You’re never too old to learn. We’ve all heard the phrase, ‘you can’t teach an old dog new tricks,’ well, actually you can, it just takes us a bit longer. If prepping has taught me anything, it’s that you can never know enough, you can never learn enough and you should never stop learning new things.
Working at a range/gun store I too often see folks who buy a gun, learn to shoot a little bit and that’s it. They might go as far as getting their carry permit (though many do not) and never go beyond that. They think that little card in their pocket says they’re good to go and never take the additional training necessary to actually become proficient. Over the last few weeks, I along with a couple of my co-workers, have been participating in the development of some new training classes and in the process learned quite a bit about our own shortfalls. It’s one thing to be able to put a round in the target, it’s quite another to do so on the move, from behind cover or to do so quickly when drawing from concealment.
Practice. Practice. Practice. Throughout the 3 hours of training exercises and slightly over 200 rounds I felt pretty good about my results overall as all but two rounds stayed within the 5 inch ‘kill zone,’ however, I did find myself falling short in other areas. First I learned that that little ‘glove’ I had installed on the frame of my Glock 43 has a tendency to drag on my clothing when drawing from my IWB (inside the waistband) holster and was quickly chucked in the trash. Interestingly enough, 2 others were using similar gloves (one on a 43 another on a 42) with the same results. That little glove that worked great when just putting holes in paper, was actually detrimental in more real world applications. I also learned that despite regular practice I was still quite slow at drawing from concealment, coming in at an average of 2.2 seconds from ‘threat’ to first shot on target – not good enough. Two other participants discarded their carry holsters for a different setup altogether as they came to realize the gear they had just didn’t work well for them. Understand, everyone participating in the class are certified NRA instructors, yet without exception we all found things we needed to work on. Sunday morning we will be back at it again for class 2 of 4 and I’m certain that yet again I will find areas in need of improvement.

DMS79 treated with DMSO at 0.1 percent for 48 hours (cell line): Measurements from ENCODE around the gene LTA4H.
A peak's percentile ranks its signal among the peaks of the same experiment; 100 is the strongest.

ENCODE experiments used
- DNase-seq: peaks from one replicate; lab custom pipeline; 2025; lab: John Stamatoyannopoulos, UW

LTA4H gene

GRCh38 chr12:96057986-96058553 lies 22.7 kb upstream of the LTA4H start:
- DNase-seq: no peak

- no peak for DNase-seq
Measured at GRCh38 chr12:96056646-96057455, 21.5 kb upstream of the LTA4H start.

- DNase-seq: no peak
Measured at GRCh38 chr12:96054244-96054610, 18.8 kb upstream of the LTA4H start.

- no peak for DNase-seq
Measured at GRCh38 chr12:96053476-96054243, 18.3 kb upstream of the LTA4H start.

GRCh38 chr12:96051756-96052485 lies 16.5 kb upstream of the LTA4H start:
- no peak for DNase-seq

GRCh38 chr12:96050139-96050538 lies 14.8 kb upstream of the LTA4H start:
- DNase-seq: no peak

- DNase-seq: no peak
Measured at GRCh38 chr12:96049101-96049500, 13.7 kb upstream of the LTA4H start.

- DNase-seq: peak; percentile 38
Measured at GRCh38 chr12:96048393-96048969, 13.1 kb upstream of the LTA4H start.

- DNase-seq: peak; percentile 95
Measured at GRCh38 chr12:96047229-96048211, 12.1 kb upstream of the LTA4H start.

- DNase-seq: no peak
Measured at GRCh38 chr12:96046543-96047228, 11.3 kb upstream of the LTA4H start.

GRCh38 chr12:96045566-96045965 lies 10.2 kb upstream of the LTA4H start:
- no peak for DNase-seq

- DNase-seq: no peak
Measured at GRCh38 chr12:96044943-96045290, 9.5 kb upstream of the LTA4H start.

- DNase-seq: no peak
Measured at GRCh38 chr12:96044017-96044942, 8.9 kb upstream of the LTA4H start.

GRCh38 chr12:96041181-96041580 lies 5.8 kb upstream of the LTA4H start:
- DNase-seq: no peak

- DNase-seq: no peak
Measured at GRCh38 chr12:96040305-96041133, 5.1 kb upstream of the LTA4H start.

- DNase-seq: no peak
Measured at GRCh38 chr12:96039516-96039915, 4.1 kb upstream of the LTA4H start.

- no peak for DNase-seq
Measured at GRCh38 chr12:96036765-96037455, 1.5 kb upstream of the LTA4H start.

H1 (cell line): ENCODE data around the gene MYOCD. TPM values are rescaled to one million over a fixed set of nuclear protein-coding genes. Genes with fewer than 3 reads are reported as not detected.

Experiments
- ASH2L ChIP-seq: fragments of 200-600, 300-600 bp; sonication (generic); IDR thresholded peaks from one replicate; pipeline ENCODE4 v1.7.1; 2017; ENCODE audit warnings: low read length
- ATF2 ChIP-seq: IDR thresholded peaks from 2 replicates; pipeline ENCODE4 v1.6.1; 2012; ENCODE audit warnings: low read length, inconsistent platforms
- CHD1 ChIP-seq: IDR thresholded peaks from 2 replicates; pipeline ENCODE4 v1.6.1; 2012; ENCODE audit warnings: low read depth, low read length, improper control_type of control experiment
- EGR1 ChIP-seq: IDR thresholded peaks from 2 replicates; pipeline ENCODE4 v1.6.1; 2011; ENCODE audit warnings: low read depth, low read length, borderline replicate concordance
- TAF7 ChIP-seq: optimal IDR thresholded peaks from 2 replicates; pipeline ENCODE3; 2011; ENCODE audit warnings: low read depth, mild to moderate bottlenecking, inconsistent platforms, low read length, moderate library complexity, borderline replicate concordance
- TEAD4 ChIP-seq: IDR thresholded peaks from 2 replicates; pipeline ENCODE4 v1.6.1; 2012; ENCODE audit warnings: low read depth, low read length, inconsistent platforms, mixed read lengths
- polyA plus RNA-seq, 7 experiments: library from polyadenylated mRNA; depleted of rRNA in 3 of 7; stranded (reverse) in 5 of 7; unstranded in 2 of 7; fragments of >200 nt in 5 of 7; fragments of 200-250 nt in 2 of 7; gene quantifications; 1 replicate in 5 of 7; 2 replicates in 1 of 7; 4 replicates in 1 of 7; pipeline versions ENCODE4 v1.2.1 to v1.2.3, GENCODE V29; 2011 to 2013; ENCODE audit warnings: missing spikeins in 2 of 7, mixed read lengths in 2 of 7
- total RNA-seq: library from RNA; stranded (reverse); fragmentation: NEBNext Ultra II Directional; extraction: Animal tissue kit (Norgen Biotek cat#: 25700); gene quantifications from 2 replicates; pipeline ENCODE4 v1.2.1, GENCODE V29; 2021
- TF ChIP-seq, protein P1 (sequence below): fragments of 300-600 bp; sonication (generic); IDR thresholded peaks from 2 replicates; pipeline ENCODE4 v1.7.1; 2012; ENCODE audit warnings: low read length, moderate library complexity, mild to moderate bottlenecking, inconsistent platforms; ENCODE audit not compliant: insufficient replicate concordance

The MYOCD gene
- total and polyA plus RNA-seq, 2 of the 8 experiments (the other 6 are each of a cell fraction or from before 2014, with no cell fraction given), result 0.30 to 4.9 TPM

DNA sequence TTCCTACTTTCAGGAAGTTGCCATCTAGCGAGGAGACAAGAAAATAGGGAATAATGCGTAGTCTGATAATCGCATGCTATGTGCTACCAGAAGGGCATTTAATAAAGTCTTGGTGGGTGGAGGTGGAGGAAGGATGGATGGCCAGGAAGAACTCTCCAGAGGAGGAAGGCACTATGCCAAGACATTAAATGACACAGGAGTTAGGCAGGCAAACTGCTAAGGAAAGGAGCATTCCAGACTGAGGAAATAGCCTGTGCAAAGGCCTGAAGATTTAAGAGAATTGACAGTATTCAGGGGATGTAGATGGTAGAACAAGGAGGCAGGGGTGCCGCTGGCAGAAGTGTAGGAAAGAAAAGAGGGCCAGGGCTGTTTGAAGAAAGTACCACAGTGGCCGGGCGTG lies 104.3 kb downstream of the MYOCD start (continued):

The safe and proficient handling of firearms is just one example of skills that require training and practice to be truly proficient, but the same can be said for really any area that requires at least some level of skill. So what new skill do you want/need to learn or improve on? We would love to hear from you.
Hope for the best, prepare for the worst.